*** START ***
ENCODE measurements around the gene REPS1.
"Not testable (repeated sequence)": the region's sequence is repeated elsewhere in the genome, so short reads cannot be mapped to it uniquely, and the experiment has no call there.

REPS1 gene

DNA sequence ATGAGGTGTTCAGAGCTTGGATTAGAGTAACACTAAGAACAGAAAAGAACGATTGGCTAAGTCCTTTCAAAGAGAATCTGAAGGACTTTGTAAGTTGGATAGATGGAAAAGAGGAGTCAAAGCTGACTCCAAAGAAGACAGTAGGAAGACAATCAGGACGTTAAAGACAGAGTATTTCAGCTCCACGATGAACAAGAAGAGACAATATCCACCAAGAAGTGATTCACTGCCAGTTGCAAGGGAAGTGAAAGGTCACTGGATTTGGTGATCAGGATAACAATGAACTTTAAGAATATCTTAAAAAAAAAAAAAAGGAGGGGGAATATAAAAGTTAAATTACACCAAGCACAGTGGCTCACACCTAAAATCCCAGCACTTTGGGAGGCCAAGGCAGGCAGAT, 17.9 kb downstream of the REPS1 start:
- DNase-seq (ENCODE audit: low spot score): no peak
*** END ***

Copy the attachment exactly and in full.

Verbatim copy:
ENCODE measurements around the gene REPS1.
"Not testable (repeated sequence)": the region's sequence is repeated elsewhere in the genome, so short reads cannot be mapped to it uniquely, and the experiment has no call there.

REPS1 gene

DNA sequence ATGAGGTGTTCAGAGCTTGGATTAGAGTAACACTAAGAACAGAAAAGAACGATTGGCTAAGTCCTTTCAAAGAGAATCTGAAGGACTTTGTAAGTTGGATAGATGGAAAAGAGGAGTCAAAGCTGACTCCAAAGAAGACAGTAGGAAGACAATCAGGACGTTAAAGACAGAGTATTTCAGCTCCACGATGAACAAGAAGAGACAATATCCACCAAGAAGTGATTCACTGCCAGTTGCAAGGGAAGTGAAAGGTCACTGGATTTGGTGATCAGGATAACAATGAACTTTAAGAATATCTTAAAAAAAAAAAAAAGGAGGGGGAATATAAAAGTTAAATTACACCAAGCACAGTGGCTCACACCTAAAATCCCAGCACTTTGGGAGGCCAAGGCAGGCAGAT, 17.9 kb downstream of the REPS1 start:
- DNase-seq (ENCODE audit: low spot score): no peak